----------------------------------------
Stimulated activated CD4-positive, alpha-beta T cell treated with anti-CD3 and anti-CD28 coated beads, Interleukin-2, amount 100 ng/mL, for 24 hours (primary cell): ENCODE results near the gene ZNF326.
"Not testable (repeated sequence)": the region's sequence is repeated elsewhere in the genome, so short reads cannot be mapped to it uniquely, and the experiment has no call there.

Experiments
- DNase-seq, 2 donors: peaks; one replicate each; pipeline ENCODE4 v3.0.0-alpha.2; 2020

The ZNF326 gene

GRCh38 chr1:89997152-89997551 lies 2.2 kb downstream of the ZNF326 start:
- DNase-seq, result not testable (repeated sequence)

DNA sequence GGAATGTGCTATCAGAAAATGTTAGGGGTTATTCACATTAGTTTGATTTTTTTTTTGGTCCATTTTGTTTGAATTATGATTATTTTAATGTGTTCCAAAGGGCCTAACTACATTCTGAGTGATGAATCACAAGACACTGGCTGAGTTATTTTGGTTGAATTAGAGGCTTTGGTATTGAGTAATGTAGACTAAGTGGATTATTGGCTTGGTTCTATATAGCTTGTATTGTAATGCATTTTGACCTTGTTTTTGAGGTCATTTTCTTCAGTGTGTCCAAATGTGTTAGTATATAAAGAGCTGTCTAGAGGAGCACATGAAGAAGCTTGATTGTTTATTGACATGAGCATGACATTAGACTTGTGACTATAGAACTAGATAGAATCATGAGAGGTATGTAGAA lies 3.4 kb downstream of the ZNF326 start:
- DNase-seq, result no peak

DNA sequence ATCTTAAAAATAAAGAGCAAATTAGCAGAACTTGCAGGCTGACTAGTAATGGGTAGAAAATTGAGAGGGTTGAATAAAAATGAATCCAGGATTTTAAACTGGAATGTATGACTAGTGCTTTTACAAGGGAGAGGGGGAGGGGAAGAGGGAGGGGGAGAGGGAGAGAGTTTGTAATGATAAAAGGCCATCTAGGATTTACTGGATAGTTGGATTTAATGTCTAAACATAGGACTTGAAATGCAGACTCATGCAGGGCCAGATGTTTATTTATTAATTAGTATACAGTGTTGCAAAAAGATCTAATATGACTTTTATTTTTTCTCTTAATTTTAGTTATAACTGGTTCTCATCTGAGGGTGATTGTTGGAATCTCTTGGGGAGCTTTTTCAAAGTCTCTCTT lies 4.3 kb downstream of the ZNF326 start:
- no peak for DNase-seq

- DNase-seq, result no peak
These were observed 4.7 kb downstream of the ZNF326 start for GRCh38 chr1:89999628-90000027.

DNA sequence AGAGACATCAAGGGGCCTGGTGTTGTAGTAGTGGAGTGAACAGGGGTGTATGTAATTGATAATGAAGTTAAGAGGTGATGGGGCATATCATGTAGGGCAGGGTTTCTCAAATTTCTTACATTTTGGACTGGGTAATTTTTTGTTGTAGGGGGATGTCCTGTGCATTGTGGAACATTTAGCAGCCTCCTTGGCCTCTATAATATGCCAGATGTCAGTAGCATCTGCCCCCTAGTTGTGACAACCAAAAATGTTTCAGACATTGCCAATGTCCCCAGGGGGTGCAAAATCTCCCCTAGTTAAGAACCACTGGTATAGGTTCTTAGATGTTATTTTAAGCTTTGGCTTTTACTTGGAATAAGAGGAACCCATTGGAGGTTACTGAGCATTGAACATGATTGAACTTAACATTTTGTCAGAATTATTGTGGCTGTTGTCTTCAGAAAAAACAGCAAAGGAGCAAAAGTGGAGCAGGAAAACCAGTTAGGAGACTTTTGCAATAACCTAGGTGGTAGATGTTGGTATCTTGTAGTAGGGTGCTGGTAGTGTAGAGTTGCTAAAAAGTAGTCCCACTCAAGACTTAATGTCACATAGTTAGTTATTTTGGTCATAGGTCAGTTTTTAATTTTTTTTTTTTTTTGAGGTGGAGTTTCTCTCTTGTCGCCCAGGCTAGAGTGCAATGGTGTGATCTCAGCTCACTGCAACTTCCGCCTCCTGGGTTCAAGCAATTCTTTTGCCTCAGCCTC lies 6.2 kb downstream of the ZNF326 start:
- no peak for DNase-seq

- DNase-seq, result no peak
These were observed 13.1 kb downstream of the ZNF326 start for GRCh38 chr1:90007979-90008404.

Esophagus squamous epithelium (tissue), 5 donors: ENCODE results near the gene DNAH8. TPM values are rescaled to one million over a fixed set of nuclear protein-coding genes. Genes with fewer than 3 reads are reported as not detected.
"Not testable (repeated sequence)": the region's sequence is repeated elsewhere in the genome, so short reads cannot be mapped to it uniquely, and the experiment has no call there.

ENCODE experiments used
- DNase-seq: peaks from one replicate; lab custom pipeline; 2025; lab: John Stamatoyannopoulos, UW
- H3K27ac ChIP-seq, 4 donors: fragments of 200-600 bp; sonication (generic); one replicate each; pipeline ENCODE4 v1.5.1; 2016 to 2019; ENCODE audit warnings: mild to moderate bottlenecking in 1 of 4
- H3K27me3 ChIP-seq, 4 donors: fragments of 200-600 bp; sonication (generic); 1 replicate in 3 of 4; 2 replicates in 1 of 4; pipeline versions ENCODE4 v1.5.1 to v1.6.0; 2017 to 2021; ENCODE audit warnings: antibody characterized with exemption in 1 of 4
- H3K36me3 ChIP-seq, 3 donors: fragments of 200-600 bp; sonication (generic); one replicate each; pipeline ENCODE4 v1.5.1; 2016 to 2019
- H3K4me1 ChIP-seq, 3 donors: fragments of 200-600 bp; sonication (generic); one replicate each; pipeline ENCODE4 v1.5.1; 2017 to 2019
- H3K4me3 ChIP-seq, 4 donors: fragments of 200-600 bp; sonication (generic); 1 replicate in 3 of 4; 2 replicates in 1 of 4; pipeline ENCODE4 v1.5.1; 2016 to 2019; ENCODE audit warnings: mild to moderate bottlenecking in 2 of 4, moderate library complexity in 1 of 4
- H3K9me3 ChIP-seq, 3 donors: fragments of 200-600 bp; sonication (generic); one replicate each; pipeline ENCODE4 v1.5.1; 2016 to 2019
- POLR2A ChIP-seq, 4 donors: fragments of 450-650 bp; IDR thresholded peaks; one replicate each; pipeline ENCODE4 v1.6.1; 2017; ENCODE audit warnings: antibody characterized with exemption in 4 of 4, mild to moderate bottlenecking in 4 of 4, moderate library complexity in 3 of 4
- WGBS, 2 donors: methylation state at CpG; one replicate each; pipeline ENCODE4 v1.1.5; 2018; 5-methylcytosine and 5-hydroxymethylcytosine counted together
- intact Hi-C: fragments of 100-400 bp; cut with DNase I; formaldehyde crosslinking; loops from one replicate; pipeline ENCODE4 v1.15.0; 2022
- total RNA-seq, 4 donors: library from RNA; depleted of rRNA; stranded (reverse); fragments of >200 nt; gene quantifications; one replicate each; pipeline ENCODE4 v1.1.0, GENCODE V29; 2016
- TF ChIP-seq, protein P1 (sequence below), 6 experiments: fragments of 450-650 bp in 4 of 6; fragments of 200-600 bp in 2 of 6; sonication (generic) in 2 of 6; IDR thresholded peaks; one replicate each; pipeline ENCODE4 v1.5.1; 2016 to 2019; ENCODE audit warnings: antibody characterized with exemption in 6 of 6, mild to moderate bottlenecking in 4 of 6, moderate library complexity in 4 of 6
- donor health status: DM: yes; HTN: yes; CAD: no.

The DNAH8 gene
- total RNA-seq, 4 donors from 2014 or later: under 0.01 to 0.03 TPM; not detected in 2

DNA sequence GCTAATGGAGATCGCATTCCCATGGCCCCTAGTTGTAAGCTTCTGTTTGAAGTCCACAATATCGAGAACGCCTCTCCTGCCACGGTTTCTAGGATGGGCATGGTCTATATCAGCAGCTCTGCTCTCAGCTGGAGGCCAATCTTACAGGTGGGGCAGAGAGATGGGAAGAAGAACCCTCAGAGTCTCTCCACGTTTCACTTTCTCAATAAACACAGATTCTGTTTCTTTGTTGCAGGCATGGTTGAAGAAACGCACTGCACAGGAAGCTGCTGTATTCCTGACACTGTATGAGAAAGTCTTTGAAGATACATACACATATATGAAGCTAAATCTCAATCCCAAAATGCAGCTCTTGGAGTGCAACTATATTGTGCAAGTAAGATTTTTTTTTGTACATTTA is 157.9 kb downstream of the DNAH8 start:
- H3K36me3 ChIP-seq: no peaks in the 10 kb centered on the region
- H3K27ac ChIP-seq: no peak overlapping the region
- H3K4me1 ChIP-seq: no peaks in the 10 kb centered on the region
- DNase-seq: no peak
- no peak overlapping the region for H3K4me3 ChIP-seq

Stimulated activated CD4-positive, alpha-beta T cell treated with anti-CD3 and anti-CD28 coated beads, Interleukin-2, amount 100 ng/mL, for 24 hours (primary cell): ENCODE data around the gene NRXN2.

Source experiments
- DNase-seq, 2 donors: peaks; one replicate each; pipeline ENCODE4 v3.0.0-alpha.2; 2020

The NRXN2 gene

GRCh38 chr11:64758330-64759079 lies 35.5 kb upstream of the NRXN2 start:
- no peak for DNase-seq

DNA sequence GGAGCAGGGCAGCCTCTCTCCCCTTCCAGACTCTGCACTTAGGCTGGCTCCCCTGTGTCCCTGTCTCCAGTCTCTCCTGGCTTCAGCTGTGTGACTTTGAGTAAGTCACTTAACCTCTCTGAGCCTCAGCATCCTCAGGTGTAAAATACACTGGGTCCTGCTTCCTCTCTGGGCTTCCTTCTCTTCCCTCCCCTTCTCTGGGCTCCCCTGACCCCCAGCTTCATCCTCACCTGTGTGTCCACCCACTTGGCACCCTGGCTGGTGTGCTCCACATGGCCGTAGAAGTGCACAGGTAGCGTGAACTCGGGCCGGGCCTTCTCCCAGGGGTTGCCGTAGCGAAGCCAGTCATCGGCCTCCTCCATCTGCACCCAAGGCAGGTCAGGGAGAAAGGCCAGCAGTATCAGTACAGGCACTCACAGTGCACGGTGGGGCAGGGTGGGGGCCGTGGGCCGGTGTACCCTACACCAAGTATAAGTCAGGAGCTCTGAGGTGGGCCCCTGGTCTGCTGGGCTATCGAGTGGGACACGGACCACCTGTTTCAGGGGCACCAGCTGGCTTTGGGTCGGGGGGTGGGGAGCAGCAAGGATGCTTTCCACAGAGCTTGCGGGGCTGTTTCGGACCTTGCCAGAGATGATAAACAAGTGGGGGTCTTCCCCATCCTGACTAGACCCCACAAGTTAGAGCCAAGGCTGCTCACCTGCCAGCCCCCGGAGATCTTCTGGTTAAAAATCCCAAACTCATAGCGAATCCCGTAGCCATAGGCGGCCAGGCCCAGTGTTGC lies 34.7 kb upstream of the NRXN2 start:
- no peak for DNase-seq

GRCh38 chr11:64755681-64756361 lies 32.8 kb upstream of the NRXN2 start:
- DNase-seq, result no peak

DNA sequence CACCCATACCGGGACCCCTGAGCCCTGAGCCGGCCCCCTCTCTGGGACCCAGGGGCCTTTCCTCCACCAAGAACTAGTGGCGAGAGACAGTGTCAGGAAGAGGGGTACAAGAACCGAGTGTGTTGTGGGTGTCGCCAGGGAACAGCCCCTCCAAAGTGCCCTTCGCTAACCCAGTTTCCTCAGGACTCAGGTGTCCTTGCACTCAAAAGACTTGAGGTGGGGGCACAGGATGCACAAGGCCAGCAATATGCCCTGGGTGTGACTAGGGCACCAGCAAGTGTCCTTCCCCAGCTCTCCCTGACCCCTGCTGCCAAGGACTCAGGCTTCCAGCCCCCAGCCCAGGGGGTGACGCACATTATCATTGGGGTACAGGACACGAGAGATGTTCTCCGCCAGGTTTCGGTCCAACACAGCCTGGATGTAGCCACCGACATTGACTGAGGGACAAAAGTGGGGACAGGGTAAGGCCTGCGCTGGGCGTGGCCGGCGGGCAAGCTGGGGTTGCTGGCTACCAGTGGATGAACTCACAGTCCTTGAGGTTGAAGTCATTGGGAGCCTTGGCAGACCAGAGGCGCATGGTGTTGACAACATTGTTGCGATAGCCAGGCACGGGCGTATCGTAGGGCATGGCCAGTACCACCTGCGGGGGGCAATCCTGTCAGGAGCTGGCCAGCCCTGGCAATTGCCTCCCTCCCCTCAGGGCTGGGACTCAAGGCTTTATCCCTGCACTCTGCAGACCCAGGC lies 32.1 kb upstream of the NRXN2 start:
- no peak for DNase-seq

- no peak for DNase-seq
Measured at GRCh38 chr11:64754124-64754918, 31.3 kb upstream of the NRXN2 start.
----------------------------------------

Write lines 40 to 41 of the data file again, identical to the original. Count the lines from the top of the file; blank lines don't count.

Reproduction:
- DNase-seq: no peak
- no peak overlapping the region for H3K4me3 ChIP-seq